Uncertainties Created by Unpredictable Cloud Spend

By Greg Tavarez, TMCnet Editor  |  April 26, 2024

The cloud computing industry is experiencing explosive growth, with spending on public cloud services projected to reach a staggering $678.8 billion this year, according to Gartner. And with it, this expansion calls for a critical need for cloud cost optimization.

Here's why: Cloud services offer immense flexibility and scalability, but without proper cost optimization, expenses can easily spiral out of control.

Effective cloud cost optimization goes beyond simply cutting costs. It's about transforming the vast amount of data generated by your cloud usage into actionable insights. By analyzing this data, you can identify areas of inefficiency, eliminate wasted resources and make certain you're paying only for what you use.

Cloud cost optimization is the key to unlocking the full potential of the cloud because it allows businesses to leverage its benefits without getting bogged down by excessive costs.

But, of course, achieving ideal cloud cost optimization is easier said than done, and complications do arise.

In this vein, a new report by CloudZero, the 2024 State of Cloud Cost Report, reveals a clear connection between poor cost visibility and hindered job performance.

Perhaps the most striking finding in the report is the near-universal impact of limited cost visibility. Nearly nine out of 10 respondents reported that a lack of transparency into cloud spending hinders their ability to perform their jobs effectively. Almost half experience a significant impact, and 11% say it has no effect.

Without clear visibility, employees are left flying blind. This leads to several problems. Resources might be left idle, which leads to wasted spending. Teams might overestimate their needs and allocate more resources than necessary. Working in an environment where costs are unclear can lead to frustration and decreased productivity.

Job security also emerges as a major concern linked to cloud spending. Three-fourths of respondents expressed fear of job losses in the event of a sudden 50% or more surge in cloud costs. This anxiety is particularly acute in larger companies, where all respondents working at organizations exceeding 9,000 employees reported feeling vulnerable.

The rationale behind this concern is clear. Unforeseen cloud cost surges put immense pressure on companies to find ways to cut back. This pressure often translates into budget adjustments, and in worst-case scenarios, layoffs. Employees become acutely aware of their expendability. They worry that their roles might be deemed non-essential if cloud spending spirals out of control.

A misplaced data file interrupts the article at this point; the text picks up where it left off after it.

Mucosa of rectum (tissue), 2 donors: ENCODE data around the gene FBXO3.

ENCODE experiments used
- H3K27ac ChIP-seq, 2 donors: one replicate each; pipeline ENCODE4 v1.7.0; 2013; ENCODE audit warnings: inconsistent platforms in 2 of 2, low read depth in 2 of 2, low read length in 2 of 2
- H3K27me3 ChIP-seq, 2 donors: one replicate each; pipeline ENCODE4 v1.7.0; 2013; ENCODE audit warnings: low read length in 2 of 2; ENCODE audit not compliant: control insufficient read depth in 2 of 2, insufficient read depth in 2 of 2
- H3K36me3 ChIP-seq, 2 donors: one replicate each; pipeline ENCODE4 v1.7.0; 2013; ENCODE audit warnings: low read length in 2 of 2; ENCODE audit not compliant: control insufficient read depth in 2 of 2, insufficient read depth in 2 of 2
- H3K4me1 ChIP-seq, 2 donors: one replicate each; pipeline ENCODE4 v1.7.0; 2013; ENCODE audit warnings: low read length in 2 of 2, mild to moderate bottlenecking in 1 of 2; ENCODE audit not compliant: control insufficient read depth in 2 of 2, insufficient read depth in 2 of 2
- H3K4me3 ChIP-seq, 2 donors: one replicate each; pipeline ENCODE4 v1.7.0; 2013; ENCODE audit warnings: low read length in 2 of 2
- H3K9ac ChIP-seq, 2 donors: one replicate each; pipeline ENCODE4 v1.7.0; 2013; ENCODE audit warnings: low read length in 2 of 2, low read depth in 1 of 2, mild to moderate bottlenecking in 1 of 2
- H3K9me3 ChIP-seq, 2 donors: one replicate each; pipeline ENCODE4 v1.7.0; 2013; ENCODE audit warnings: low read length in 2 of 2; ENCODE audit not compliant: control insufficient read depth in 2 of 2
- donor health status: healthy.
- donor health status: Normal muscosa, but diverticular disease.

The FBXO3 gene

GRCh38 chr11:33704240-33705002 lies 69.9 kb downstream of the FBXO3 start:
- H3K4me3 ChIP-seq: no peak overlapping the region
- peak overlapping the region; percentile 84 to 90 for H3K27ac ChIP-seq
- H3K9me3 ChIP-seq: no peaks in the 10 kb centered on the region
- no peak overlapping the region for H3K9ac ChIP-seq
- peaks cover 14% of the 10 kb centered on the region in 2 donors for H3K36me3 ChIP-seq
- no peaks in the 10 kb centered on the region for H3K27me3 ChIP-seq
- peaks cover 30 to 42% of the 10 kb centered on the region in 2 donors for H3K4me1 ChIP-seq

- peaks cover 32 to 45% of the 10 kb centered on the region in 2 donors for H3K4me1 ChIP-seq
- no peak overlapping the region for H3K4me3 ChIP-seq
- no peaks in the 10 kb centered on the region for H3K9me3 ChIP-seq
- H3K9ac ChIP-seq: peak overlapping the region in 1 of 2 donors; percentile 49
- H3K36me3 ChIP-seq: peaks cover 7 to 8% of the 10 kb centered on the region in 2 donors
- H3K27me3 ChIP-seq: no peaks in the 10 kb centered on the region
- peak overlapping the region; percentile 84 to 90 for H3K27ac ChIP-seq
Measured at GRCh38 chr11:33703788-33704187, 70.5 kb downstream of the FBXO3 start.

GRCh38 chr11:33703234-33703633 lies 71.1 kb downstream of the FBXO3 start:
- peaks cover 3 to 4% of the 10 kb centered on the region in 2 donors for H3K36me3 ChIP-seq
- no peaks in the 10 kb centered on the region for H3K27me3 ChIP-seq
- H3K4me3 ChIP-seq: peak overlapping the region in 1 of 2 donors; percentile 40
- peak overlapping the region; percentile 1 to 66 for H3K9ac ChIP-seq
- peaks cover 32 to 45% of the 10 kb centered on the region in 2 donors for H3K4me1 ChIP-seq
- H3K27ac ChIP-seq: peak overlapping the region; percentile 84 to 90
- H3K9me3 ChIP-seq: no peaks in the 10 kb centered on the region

The report then continues and highlights a shift in confidence regarding cloud cost attribution. While public companies previously struggled more than their venture-backed or private equity counterparts, the 2024 data shows venture-backed companies now have the least confidence in accurately assigning cloud expenses.

The survey does emphasize the value of engineers taking ownership of cloud expenditures. When engineers have a stake in managing cloud costs, the data suggests a positive ripple effect, including increased confidence in cost reporting accuracy. In fact, 81% of respondents indicated their cloud costs were on track when engineering held some level of accountability.

"Our founding principle was that cloud cost optimization starts with engineers. Every engineering decision is a buying decision, and when engineers have complete visibility into their cloud costs, they can make smart buying decisions,” said Phil Pergola, CEO of CloudZero. “These results only substantiate this principle. Better visibility leads to better engineering engagement, which in turn fuels better business outcomes — money saved, accountability promoted, profit maximized and jobs secured."

If anything should be taken away from CloudZero's report, it's the need for improved cost visibility and potentially a shift in ownership to help engineers and finance professionals optimize cloud spending and ensure its strategic alignment with business goals.

Edited by Alex Passett
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